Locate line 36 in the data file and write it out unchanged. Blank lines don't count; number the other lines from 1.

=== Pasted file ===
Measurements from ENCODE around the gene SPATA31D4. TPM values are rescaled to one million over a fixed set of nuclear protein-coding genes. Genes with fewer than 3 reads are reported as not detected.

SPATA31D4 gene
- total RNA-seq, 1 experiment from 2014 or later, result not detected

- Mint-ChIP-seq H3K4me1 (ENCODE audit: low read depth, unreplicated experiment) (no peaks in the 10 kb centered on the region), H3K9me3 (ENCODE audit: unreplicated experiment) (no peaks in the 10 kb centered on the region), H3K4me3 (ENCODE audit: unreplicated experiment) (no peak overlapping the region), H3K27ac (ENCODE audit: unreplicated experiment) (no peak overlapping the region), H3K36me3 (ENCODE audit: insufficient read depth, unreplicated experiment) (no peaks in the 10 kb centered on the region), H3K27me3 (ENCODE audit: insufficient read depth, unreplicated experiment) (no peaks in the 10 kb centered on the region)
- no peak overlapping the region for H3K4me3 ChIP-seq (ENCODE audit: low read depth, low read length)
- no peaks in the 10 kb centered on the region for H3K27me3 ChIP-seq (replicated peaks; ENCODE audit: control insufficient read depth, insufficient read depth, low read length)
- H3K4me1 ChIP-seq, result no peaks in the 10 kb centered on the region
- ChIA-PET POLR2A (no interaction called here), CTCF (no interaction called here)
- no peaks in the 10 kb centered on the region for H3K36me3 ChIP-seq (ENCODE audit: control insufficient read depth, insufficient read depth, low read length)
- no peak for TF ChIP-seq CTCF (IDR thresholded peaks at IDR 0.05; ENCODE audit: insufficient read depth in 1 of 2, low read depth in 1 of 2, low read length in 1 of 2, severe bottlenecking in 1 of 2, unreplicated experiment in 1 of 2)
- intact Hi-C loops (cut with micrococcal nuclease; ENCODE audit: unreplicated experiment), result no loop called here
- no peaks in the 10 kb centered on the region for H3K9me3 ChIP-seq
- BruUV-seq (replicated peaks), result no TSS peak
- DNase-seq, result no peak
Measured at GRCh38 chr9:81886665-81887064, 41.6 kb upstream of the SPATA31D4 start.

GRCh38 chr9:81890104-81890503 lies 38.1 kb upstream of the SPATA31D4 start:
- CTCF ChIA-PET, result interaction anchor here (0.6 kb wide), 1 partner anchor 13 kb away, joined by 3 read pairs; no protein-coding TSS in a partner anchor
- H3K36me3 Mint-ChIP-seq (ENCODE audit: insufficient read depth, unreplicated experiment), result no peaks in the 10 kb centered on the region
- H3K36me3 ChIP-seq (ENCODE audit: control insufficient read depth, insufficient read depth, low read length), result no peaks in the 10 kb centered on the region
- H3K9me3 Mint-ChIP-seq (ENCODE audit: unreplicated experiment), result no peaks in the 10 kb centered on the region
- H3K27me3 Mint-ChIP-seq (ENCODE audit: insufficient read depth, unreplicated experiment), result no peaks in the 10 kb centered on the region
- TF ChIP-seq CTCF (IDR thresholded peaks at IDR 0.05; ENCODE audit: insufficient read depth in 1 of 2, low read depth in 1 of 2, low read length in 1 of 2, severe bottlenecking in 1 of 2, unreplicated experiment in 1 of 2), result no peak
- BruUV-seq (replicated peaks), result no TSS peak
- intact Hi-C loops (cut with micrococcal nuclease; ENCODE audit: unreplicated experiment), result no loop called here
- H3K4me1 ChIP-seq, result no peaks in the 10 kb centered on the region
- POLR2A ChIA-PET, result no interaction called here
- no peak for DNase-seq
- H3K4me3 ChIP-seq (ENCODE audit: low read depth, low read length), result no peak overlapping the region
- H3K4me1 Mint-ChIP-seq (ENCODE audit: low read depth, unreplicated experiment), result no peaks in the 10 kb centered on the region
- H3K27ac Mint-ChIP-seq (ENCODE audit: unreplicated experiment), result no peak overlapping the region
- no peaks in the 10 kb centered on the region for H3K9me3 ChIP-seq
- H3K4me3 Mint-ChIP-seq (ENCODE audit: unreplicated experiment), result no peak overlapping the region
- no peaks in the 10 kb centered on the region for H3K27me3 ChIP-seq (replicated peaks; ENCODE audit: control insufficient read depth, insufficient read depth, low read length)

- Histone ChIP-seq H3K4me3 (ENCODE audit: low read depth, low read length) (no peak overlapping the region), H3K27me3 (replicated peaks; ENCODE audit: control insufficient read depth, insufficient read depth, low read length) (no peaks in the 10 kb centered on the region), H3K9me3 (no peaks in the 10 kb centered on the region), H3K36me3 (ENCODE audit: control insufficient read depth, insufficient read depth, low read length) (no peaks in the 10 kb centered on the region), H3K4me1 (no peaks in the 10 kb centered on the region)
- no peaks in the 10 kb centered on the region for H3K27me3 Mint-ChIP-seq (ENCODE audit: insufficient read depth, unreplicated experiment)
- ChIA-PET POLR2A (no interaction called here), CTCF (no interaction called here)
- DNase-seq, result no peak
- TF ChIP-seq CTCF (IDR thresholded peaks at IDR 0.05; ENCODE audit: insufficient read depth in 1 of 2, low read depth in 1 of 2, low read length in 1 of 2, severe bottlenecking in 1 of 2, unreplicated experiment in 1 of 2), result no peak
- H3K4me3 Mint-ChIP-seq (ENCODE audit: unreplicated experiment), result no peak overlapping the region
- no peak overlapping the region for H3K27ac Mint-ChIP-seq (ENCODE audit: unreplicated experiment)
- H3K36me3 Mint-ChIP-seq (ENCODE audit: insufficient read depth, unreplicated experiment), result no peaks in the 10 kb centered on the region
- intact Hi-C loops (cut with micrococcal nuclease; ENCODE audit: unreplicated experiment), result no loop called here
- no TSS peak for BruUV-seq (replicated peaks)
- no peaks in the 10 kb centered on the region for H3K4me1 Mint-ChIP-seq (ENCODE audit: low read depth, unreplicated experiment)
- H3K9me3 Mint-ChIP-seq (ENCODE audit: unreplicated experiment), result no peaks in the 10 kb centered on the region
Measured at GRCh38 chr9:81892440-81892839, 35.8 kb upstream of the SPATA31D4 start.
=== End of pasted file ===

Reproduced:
- ChIA-PET POLR2A (no interaction called here), CTCF (no interaction called here)